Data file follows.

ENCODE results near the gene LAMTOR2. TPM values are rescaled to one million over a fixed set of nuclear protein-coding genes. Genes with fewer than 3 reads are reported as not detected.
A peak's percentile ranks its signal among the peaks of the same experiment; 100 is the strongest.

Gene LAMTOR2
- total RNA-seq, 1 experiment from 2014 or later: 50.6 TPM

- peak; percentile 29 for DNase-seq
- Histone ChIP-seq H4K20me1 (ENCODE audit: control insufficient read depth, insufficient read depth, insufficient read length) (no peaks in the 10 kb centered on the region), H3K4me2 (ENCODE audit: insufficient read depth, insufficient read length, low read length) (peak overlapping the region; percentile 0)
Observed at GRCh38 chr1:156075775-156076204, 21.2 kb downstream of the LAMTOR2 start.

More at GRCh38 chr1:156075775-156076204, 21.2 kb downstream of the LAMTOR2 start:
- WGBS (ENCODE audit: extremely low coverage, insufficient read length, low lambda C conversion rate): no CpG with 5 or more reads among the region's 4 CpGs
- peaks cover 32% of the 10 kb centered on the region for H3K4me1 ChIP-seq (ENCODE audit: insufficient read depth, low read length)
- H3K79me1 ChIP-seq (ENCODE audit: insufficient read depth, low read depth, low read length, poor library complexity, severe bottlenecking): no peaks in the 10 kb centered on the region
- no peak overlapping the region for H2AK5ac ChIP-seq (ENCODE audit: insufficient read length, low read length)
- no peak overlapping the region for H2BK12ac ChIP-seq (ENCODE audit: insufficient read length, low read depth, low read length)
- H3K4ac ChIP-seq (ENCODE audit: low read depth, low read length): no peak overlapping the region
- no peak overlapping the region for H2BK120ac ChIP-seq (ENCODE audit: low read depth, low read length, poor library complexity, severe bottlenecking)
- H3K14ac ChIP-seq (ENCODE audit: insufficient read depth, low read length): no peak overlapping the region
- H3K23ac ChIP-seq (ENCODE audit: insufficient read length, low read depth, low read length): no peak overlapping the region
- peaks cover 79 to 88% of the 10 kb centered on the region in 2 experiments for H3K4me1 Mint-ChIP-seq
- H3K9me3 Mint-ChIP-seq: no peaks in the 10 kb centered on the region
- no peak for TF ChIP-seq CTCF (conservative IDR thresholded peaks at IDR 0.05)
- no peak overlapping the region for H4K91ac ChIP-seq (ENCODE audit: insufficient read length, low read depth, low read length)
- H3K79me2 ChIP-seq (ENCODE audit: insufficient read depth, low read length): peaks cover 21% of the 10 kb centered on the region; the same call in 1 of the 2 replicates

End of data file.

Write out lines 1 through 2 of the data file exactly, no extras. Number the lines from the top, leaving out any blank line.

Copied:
ENCODE results near the gene LAMTOR2. TPM values are rescaled to one million over a fixed set of nuclear protein-coding genes. Genes with fewer than 3 reads are reported as not detected.
A peak's percentile ranks its signal among the peaks of the same experiment; 100 is the strongest.